Legally does the HOA’s property management company have to disclose to me who filed a complaint against me?
There are two possible scenarios here: Either the management company knows who the complainer is and they are not telling you, or the HOA or property manager itself is passing on an anonymous complaint about you.
Let’s address both in turn.
In the case of anonymous complaints, I would suggest that if the concerns are trivial, and do not even rise to the level of a covenant violation anyway, the management company should just ignore the complaint as petty griping.
If the concerns are not trivial, the manager should take steps to verify the complaint’s validity – and then notify you as if it were acting on its own initiative. Any anonymous complaints that cannot be independently verified should be filed and closed.
The HOA or board should only act on complaints it can verify. After all, if the complaint is valid, and you are, indeed, in breach of your homeowner’s covenant, then who cares if the complaint is anonymous or not? If the complaint is, indeed anonymous, originally, then there’s nothing for the management company to disclose. You have to get your own house in order, regardless!
At this point, unless there’s a criminal proceeding or someone has filed a lawsuit against you, then the complaint against you is probably not a matter of public record. Yes, the 6th Amendment guarantees criminal defendants the right to confront their accusers in a court of Law. But the HOA is not a criminal court, and it’s not even a government agency (although there are some elements of case law that recognize that HOAs take on “quasi-government roles”).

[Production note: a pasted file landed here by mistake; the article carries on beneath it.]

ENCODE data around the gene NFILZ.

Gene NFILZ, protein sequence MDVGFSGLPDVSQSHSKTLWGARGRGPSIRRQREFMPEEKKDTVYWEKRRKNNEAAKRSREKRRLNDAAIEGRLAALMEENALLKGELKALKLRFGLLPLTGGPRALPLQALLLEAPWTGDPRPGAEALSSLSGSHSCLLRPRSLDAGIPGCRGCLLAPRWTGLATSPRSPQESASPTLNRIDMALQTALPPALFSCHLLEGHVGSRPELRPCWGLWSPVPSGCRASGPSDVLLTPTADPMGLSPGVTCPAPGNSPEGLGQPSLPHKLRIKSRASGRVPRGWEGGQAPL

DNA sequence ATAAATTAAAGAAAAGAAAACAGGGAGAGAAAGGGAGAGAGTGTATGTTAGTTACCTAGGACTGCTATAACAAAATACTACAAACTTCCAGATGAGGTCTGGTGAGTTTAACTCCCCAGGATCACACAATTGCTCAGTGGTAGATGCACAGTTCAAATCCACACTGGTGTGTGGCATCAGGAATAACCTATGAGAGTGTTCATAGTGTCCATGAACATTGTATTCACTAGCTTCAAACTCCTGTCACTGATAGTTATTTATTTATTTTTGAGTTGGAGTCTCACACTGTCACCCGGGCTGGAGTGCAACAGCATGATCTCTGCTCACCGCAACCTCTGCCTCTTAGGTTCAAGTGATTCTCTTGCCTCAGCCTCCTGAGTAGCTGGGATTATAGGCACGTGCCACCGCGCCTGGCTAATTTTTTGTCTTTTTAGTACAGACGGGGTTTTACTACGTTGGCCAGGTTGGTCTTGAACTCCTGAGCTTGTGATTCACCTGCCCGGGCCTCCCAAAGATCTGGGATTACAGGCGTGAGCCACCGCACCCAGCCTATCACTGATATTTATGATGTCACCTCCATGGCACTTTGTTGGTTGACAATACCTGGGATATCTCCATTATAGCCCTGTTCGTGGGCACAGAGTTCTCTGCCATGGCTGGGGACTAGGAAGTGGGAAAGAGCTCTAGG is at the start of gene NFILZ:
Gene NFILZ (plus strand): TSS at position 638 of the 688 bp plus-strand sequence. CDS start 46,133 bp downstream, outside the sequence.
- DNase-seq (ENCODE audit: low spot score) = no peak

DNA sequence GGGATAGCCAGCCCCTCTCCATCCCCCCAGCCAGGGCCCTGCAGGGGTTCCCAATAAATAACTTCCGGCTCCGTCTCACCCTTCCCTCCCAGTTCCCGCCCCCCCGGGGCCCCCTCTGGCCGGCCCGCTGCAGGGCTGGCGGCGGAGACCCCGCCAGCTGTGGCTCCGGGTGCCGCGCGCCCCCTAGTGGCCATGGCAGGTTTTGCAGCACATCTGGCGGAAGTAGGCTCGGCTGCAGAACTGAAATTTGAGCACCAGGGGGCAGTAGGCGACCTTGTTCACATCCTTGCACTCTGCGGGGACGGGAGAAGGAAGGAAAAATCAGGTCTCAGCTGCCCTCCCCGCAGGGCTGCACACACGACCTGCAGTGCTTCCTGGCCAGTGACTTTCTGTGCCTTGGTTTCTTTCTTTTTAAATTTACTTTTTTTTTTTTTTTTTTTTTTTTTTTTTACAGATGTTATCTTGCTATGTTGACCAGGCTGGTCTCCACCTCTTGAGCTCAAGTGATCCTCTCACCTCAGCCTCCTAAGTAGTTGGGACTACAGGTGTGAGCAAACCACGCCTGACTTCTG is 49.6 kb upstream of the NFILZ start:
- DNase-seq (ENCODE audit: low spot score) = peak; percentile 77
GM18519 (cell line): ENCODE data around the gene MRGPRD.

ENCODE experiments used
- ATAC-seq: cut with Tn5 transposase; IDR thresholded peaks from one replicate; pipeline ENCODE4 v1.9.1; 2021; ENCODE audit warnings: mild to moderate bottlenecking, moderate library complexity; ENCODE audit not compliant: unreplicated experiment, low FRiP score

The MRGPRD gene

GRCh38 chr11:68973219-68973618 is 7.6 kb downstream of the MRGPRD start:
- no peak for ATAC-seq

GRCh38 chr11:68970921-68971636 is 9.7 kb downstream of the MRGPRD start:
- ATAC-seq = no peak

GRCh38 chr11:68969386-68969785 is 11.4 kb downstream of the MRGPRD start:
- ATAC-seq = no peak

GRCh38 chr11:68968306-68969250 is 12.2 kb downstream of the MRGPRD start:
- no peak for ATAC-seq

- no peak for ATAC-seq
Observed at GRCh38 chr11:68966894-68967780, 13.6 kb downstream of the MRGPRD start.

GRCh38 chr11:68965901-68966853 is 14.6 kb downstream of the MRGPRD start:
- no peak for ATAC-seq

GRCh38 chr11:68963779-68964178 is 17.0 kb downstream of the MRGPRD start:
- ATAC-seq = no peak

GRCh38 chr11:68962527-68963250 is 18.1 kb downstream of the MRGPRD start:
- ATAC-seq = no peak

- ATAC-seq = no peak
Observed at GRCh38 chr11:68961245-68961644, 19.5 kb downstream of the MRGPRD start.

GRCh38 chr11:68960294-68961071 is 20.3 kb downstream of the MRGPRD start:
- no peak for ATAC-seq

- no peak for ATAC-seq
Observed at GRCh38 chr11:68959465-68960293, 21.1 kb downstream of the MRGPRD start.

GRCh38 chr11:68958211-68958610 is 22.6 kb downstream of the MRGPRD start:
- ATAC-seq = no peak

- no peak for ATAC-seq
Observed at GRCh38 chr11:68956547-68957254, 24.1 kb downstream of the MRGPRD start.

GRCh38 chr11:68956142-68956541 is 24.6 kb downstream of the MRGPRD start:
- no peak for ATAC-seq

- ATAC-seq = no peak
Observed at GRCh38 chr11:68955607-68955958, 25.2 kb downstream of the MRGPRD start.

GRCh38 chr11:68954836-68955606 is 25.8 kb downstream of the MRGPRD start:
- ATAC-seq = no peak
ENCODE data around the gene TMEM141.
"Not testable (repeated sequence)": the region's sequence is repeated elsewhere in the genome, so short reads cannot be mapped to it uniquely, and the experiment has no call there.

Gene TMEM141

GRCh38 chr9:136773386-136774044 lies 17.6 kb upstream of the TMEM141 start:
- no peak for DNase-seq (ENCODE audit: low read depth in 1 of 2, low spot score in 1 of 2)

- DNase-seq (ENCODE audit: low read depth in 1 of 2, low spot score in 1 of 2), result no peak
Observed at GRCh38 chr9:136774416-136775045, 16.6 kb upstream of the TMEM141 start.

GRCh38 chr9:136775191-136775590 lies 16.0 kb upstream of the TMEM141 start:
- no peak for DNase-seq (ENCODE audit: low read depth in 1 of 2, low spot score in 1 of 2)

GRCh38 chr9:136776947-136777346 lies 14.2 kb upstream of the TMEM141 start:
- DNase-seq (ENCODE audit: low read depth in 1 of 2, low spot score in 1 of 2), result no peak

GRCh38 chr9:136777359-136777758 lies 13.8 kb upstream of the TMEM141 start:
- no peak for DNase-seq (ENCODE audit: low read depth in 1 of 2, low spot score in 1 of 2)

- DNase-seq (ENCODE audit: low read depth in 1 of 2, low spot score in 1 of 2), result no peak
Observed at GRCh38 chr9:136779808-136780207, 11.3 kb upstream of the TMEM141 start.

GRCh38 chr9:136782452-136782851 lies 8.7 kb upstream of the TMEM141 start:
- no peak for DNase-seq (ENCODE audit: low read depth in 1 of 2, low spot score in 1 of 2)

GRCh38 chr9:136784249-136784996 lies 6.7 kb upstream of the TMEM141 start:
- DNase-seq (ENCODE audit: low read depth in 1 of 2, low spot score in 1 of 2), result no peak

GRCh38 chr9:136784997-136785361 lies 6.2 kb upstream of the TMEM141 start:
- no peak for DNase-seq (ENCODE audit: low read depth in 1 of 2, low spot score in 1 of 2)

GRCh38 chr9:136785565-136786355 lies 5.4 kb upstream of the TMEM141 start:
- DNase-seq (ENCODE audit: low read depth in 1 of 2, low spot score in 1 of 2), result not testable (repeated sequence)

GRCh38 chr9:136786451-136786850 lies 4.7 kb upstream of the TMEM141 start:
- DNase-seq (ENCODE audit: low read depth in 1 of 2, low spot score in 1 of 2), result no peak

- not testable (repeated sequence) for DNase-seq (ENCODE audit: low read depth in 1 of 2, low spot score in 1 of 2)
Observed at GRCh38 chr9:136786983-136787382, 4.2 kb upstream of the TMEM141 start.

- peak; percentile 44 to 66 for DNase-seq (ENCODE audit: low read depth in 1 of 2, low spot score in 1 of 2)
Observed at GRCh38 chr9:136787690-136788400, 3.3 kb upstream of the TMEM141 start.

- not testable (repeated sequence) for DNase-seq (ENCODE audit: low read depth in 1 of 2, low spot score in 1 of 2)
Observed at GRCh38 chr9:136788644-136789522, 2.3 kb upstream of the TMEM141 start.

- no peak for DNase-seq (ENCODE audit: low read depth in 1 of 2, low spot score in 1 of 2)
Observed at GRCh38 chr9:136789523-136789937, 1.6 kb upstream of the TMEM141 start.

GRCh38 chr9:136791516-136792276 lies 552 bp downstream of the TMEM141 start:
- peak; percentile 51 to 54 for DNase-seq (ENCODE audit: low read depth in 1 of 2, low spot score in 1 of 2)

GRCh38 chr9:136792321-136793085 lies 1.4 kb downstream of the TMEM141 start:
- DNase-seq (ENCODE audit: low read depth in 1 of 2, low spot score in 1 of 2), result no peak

The 6th Amendment does not create an enforceable right to compel a private organization to share information with you.
Occasionally, a property manager must face the unpleasant duty of being the messenger of unwelcome news. In this role, they perform a valuable function: HOA’s representative, the property manager, can play “bad cop,” and simply say “we’ve received a couple of complaints about noises coming from your house at night.”
This gives you the opportunity to correct the problem, and people in the community can have their concerns addressed without having to fear retribution or retaliation by their neighbors.
Sure, we’d all prefer to deal with people who are bold enough and honest enough to confront us directly with their complaints and keep it off the record. But not everyone is as comfortable with confrontation as we are, and the HOA’s complaint process provides a needed ‘safety valve’ that still allows the shy or timorous among us a chance to make their concerns heard.
Now, the grey area arises if there’s a dispute. You may say “no, I am not in breach of any covenant,” and then the Board must determine whether they can pursue and enforce it.
Once that happens, then things get serious; if someone falsely accused you to the Board, and you can prove it, and it caused you economic harm or harmed your reputation, then it is possible that whoever initiated the complaint committed the tort of defamation against you.
So you could, possibly, file a lawsuit against the Board and get a judge to issue an order for the HOA or management company to release the records, as part of the discovery process.